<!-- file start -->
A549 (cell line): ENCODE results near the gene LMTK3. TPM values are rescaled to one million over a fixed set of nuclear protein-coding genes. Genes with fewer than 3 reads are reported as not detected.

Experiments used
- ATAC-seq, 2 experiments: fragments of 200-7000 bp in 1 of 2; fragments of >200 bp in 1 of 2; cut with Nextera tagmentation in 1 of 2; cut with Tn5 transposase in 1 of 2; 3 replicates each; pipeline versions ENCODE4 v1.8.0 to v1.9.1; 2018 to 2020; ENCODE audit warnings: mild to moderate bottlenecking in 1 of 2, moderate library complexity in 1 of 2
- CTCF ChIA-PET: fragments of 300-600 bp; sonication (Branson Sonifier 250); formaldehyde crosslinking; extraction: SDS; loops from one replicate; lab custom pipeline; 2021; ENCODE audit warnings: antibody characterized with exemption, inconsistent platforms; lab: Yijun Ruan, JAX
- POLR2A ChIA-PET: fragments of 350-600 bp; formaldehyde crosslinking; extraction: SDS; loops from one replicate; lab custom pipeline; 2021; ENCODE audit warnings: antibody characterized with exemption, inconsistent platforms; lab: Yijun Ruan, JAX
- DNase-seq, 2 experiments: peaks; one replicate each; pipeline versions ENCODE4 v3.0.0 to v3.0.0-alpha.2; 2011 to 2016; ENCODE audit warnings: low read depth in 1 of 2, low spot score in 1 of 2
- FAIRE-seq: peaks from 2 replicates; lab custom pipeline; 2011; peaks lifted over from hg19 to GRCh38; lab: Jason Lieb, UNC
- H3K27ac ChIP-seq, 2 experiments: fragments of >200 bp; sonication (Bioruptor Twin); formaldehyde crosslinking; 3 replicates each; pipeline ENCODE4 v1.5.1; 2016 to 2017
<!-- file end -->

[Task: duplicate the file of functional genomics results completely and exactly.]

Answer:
A549 (cell line): ENCODE results near the gene LMTK3. TPM values are rescaled to one million over a fixed set of nuclear protein-coding genes. Genes with fewer than 3 reads are reported as not detected.

Experiments used
- ATAC-seq, 2 experiments: fragments of 200-7000 bp in 1 of 2; fragments of >200 bp in 1 of 2; cut with Nextera tagmentation in 1 of 2; cut with Tn5 transposase in 1 of 2; 3 replicates each; pipeline versions ENCODE4 v1.8.0 to v1.9.1; 2018 to 2020; ENCODE audit warnings: mild to moderate bottlenecking in 1 of 2, moderate library complexity in 1 of 2
- CTCF ChIA-PET: fragments of 300-600 bp; sonication (Branson Sonifier 250); formaldehyde crosslinking; extraction: SDS; loops from one replicate; lab custom pipeline; 2021; ENCODE audit warnings: antibody characterized with exemption, inconsistent platforms; lab: Yijun Ruan, JAX
- POLR2A ChIA-PET: fragments of 350-600 bp; formaldehyde crosslinking; extraction: SDS; loops from one replicate; lab custom pipeline; 2021; ENCODE audit warnings: antibody characterized with exemption, inconsistent platforms; lab: Yijun Ruan, JAX
- DNase-seq, 2 experiments: peaks; one replicate each; pipeline versions ENCODE4 v3.0.0 to v3.0.0-alpha.2; 2011 to 2016; ENCODE audit warnings: low read depth in 1 of 2, low spot score in 1 of 2
- FAIRE-seq: peaks from 2 replicates; lab custom pipeline; 2011; peaks lifted over from hg19 to GRCh38; lab: Jason Lieb, UNC
- H3K27ac ChIP-seq, 2 experiments: fragments of >200 bp; sonication (Bioruptor Twin); formaldehyde crosslinking; 3 replicates each; pipeline ENCODE4 v1.5.1; 2016 to 2017